There is little doubt that the long period of unusually low mortgage interest rates has done much to encourage increased borrowing for housing, particularly in Sydney and Melbourne, making already high levels of household debt even higher. House prices have risen at huge and worrying rates, with competition from housing investment buyers making it a lot harder for young people to afford their first home. In other state capitals, however – notably, Perth – house prices have been weak. This is a reminder of one longstanding drawback in using monetary policy to control demand: you can have only one, uniform interest rate for the whole economy, even though demand is too strong in some states and too weak in others.

There is continuing speculation in markets and the media on whether the Reserve will cut rates further – to get demand growing stronger and inflation back up into the target range – or whether it will start raising rates to stop the rapid rise in house prices and Sydney and Melbourne. My guess is the Reserve wouldn’t mind being able at do both at the same time. Since this is impossible, it is pleased to have help from “macro-prudential” measures taken by the bank regulator, the Australian Prudential Regulation Authority, APRA, in tightening its direct controls over banks’ lending for investor housing.

How fiscal policy can help

Dr Lowe, has stepped up pressure on the Turnbull government (echoed by the IMF and OECD) for fiscal policy to give more assistance to monetary policy in encouraging demand. The government has been preoccupied with achieving fiscal policy’s primary goal of “fiscal sustainably” (ensuring the level of government debt doesn’t get too high) by attempting to get the budget back to surplus - though with little success because of the weak growth in tax collections.

Dr Lowe has argued that the government should draw a clearer distinction between its spending for capital (infrastructure investment) and its spending for recurrent (day-to-day) purposes. It should focus on getting only the recurrent or “operating” balance back to surplus, which would leave it free to give more support to demand, as well as do more to improve productivity, by continuing to borrow for worthwhile infrastructure projects. In this year’s budget the government responded to this pressure, giving more prominence to the net operating balance – the NOB - and by initiating two big infrastructure projects, the second Sydney airport and the Melbourne to Brisbane inland freight railway, with more capital city road and rail projects to come.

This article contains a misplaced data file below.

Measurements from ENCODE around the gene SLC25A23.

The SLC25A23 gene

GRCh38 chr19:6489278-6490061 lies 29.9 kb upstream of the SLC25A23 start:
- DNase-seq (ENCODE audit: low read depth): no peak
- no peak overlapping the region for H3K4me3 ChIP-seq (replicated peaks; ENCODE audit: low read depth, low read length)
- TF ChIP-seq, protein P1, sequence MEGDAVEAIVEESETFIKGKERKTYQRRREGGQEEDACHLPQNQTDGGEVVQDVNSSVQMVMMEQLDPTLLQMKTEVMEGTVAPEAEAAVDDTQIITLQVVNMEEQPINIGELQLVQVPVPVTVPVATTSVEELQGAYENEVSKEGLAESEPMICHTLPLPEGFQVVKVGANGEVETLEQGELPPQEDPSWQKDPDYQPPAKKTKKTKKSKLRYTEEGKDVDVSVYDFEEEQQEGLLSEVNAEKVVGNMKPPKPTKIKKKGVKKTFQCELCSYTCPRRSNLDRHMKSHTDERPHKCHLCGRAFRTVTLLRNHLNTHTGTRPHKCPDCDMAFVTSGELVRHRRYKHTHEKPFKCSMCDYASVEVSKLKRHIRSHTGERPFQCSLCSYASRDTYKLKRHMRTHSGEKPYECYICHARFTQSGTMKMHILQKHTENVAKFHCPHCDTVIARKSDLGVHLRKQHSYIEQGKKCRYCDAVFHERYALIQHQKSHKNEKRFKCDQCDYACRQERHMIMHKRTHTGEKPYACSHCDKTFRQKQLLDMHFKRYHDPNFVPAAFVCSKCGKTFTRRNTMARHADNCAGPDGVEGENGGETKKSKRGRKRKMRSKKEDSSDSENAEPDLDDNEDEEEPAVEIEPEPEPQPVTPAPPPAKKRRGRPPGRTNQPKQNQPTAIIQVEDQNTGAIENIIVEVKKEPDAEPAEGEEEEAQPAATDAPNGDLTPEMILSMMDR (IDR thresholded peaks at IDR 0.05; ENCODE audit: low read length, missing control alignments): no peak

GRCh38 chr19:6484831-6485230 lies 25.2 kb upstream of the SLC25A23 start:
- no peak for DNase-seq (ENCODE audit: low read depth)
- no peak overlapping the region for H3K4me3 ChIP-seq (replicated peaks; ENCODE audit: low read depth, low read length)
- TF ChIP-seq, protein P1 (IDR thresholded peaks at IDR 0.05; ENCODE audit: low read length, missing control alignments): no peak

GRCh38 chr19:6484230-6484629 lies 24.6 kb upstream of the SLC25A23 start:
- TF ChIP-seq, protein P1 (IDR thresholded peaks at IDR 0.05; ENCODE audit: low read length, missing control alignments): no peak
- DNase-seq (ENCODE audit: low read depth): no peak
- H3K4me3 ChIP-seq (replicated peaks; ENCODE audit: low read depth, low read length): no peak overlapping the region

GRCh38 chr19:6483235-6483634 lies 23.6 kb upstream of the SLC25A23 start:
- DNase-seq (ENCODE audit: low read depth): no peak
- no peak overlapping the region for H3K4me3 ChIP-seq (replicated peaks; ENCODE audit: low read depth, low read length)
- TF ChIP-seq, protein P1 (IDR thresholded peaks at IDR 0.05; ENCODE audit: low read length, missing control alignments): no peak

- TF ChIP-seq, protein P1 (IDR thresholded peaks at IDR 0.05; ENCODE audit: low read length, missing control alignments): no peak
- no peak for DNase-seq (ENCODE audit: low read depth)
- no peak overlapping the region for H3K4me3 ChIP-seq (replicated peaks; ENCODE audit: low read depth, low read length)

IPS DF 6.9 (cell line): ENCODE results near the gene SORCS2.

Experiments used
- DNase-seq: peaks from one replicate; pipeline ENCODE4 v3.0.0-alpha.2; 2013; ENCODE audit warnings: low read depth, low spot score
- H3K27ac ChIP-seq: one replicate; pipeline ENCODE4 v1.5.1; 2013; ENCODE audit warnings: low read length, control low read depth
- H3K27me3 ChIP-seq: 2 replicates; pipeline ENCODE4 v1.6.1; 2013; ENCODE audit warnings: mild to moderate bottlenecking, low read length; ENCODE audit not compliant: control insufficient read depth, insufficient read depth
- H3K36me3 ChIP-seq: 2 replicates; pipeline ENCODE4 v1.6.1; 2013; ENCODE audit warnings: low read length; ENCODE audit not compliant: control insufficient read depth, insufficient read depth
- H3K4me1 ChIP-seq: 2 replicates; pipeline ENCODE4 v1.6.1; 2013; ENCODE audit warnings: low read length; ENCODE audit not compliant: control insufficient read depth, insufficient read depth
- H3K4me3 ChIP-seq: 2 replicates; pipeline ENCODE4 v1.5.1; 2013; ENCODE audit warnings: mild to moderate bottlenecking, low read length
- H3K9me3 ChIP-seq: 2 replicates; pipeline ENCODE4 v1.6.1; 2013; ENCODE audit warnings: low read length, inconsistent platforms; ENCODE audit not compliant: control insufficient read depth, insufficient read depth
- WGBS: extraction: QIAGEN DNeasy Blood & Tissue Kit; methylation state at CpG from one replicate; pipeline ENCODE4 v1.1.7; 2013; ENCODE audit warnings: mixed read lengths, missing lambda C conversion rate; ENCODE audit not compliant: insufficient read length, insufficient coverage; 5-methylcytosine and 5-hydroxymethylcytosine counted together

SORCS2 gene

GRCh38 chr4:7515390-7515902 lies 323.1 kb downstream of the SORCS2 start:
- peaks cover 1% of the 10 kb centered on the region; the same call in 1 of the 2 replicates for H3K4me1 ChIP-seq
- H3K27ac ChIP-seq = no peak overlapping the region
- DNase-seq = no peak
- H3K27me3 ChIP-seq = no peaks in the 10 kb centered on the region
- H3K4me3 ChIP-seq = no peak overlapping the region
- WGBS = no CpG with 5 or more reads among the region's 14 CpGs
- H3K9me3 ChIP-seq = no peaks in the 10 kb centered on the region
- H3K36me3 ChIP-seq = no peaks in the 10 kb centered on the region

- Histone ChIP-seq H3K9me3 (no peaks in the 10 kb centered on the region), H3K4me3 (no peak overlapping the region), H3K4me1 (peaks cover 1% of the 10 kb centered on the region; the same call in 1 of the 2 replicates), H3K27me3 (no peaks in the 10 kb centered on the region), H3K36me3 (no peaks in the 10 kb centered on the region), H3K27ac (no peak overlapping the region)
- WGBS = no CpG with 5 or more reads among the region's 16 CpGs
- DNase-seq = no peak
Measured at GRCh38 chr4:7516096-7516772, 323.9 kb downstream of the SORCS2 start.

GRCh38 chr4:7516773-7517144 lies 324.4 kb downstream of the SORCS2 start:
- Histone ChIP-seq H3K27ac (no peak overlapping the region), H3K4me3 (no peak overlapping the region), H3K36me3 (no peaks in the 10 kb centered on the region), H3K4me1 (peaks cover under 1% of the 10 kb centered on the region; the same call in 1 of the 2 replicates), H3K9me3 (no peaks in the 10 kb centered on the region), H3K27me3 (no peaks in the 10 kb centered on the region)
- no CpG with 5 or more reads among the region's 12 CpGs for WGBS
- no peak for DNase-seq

The Transmission of Monetary Policy: How Does It Work? Tim Atkins and Gianni La Cava, Reserve Bank Bulletin, September quarter, 2017

The Neutral Interest Rate, Rachael McCririck and Daniel Rees, Reserve Bank Bulletin, September quarter, 2017



Royal Society of NSW, annual forum, Government House, December, 2017

We have had a lot of interesting and varied contributions on the topic of Truth, Rationality and Post-Truth, and I know from what people have said to me during the breaks how much you have enjoyed them. In summarising the various talks, I will try to draw out the range of views pertaining particularly to the central topic.

Opening proceedings, Don Hector asked us what had happened to reason, then told us that the post-modernists and relativists were in the ascendency, rejecting established sources of reason and accepting that belief should have equal sway with fact, and thereby putting an open, free society in great danger.

Simon Chapman, hero of the long-running battle against the tobacco companies to get restrictions on smoking and the harm it does, told us about his latest crusade, against the unfounded fear of wind turbines. Here, rather than battling powerful industrial interests, he’s been battling uninformed individuals, whose fears have been taken far too seriously by a conservative government containing many climate-change deniers.